The unassuming monastery in Nakhon Pathom, an hour west of Bangkok, is the only temple in Thailand exclusively devoted to female monks, known as Bhikkhunis. In 2003, its abbess, the Venerable Dhammananda became the first Thai woman to ordain as a Bhikkhuni in Theravada Buddhism – defying tradition by travelling to Sri Lanka for the ceremony. Her decision sent shockwaves through the deeply conservative Thai Sangha Council, which explicitly banned the ordination of women in 1928.
But now it’s all ok? No. The Sangha continues to be against it.
According to the abbess, the challenges reflect decades of institutionalised patriarchy, rooted in the belief that being born female is a manifestation of bad karma and that women cannot attain enlightenment. Women are not even allowed to touch monks out of fear that it might pollute their sanctity. Traditionally, female monastics are confined to the life of the white-robed Mae Chees, or lay nuns, deemed so inferior that they are only permitted to serve food and clean for the men.
The Vatican has learned to disguise that by calling it “complementarity,” but the outcome is exactly the same – women are permitted only to serve food and clean. That’s their special purpose in life, along with of course babies and not marrying priests.
Analysts say the Bhikkhuni controversy mirrors a broader culture of misogyny in Thailand, which persisted despite the election of the country’s first female Prime Minister, Yingluck Shinawatra in 2011. “During her campaign, she claimed to care about women’s issues, but since coming into government the only thing she has done is create a women’s fund,” says Dr. Sutada. (Shinawatra was ousted as prime minister in early May.)
Thai women still hold only 16 percent of parliamentary seats and only four percent of political positions at the local level, while domestic violence is a rampant problem – affecting a staggering 33 percent of families. Activists say it is directly linked to patriarchal notions about karmic justice, which serves to perpetuate the practice of victim blaming.
“When my father became violent, my mother would say ‘This is my karma,’” says Ouyporn Khuankaew, Director of International Women’s Partnership for Peace and Justice, a grassroots organization that trains monks and nuns on gender and LGBT issues. “And when my sister was in an abusive relationship – a monk told her the same thing.”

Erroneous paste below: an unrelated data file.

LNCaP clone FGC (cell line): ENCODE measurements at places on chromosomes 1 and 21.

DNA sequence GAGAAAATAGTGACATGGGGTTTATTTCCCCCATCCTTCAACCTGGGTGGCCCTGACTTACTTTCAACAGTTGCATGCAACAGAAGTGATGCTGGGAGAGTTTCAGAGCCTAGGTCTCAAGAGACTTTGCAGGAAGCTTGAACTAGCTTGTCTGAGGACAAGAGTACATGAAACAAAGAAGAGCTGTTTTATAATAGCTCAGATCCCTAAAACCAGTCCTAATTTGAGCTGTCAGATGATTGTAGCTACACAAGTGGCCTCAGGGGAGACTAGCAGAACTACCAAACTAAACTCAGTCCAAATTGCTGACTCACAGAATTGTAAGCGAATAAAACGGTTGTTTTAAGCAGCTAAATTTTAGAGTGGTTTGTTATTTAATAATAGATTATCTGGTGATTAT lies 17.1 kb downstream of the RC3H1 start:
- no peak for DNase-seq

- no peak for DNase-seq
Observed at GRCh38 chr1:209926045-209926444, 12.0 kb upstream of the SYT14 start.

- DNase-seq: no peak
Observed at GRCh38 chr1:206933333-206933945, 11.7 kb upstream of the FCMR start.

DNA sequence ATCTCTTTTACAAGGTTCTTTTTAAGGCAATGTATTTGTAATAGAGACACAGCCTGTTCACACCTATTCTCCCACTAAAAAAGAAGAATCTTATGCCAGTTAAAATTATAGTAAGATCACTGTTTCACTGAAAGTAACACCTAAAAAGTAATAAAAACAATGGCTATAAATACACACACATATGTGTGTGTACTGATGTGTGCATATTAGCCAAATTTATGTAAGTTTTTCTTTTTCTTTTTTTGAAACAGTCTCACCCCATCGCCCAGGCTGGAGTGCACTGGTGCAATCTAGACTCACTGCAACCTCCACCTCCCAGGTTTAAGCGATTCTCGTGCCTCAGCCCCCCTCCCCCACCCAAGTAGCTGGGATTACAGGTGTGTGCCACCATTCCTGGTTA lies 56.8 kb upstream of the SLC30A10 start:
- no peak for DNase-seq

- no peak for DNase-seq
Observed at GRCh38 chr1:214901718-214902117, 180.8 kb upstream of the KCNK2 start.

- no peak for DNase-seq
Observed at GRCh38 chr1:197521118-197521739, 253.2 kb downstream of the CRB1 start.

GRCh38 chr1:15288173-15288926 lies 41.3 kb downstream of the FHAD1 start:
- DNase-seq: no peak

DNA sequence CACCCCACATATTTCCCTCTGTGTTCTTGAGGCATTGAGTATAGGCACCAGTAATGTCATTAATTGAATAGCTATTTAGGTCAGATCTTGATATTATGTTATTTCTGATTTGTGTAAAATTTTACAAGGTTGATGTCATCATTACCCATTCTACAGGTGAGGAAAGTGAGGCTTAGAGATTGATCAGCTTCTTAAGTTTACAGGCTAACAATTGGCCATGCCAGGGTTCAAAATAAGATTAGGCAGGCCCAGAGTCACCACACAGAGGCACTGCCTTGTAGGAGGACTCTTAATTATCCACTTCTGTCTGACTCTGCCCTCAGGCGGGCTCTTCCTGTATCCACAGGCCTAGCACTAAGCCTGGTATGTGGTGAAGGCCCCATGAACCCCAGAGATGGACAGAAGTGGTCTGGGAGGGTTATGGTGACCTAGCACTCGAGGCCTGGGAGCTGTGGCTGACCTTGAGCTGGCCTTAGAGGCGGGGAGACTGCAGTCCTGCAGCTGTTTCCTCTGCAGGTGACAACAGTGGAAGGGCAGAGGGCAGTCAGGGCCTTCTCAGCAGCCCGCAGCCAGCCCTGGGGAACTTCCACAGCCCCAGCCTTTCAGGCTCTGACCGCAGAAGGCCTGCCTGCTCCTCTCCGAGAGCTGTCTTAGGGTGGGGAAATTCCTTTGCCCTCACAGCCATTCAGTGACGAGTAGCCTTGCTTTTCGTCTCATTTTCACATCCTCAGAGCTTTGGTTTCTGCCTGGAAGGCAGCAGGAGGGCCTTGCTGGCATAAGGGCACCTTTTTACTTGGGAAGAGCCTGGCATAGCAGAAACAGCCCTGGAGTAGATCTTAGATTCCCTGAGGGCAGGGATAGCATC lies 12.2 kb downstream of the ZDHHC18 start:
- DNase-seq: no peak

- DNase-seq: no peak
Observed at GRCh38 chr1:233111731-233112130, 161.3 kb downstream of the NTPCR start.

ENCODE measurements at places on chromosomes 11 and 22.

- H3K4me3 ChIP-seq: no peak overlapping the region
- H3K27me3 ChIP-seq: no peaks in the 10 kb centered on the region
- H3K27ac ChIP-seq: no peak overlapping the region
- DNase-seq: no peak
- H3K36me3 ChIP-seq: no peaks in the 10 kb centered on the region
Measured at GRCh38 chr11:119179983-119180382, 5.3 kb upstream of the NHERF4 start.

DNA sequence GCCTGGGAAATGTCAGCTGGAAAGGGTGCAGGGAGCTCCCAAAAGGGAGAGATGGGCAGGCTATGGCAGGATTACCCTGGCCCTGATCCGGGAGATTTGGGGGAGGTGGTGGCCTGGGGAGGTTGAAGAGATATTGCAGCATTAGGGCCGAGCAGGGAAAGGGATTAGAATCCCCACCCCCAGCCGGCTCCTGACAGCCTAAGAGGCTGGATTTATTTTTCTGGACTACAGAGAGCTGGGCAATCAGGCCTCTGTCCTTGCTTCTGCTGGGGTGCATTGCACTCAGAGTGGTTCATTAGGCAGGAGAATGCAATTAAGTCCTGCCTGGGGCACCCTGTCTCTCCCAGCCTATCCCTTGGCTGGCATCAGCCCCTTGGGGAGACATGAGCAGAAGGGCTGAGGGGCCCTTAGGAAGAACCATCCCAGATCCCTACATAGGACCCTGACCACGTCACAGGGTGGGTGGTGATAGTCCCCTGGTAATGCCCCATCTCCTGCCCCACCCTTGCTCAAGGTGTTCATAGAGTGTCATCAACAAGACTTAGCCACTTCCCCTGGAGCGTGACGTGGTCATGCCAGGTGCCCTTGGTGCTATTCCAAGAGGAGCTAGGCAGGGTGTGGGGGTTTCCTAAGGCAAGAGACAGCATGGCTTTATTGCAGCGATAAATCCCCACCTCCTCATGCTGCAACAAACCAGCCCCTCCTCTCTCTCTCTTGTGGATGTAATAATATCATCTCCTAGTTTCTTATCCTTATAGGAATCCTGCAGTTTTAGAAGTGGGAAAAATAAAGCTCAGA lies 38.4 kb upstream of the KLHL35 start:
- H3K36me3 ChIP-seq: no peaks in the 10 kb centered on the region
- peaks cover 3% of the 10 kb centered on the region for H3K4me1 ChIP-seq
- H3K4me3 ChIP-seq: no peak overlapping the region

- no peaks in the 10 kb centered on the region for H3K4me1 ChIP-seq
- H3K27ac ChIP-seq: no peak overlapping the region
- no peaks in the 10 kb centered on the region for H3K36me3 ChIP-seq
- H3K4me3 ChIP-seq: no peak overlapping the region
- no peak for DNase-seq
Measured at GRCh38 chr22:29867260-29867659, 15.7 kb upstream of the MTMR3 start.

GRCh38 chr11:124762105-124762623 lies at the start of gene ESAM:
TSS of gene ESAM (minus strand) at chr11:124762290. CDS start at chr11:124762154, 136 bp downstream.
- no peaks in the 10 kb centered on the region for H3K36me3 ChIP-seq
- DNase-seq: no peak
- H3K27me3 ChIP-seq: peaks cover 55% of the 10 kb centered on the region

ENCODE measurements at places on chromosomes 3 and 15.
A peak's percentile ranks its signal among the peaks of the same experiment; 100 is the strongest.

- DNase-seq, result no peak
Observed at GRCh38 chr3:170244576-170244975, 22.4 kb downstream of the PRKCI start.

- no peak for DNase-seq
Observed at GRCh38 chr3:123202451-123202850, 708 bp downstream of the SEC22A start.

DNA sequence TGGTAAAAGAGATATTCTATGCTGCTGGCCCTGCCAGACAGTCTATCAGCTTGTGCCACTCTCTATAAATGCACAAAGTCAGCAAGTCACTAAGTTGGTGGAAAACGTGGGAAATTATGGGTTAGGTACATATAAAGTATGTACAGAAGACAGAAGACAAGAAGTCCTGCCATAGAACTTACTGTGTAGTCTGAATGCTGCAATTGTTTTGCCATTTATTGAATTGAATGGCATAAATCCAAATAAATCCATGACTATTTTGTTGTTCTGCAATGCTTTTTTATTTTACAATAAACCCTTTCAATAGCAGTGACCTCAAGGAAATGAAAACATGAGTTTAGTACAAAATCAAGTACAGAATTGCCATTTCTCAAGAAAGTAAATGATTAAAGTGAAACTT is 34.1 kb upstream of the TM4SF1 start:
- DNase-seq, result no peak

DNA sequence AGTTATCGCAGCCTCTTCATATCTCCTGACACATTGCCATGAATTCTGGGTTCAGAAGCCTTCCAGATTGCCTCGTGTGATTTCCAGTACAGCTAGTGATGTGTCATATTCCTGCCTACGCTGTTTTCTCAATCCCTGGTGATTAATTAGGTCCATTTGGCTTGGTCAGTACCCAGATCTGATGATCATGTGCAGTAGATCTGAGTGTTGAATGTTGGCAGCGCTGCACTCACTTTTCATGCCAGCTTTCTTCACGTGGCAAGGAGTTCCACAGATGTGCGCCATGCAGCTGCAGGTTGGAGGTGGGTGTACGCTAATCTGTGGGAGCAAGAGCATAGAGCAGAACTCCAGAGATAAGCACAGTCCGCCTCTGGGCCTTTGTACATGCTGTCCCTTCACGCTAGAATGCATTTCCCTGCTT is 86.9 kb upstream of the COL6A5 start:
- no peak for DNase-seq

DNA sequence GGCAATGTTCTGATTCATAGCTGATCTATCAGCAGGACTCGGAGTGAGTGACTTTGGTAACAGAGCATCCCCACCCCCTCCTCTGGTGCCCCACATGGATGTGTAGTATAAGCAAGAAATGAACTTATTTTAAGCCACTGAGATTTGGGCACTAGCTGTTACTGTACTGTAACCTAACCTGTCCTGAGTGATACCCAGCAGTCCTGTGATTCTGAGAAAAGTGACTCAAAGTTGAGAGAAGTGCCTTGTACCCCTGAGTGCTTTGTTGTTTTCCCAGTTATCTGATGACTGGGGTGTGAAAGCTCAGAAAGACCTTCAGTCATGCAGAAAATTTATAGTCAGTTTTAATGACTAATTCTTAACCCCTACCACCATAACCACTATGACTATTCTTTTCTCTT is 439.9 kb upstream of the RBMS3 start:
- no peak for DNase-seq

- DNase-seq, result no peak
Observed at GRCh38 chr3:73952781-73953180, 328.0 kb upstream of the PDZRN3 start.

And who else says that? Yes! All the other religions; that is correct.
Buddhist notions about karma have a particularly harmful effect on women, the disabled, and the LGBT community, warns Ouyporn, adding that even the most progressive monks are susceptible to these prejudices.
Not prejudices! Spiritual beliefs! Totally different thing. Or rather, identical.
Ironically, the ordination of women has caused more of a stir than a string of high-profile scandals to rock the Thai monkhood. Last year, 33-year-old Wirapol Sukphol, nicknamed the jet-setting fugitive monk, shot to the headlines amid allegations of wide-scale corruption, promiscuity, and crimes ranging from statutory rape to manslaughter. Although he was promptly expelled from the Sangha, there remains little public scrutiny over the monkhood. Meanwhile, the Thai Sangha has stayed curiously tight-lipped over the rise of Buddhist extremism in neighboring Myanmar, where the hate preacher Wirathu is leading a vicious campaign against the country’s Muslim minority.
Again, very Vatican-like: child abuse is something you hide and excuse, but ordination of women is a terrible sin and contraception is an outrage. It always boils down to men domineering over women as The Most Important Thing.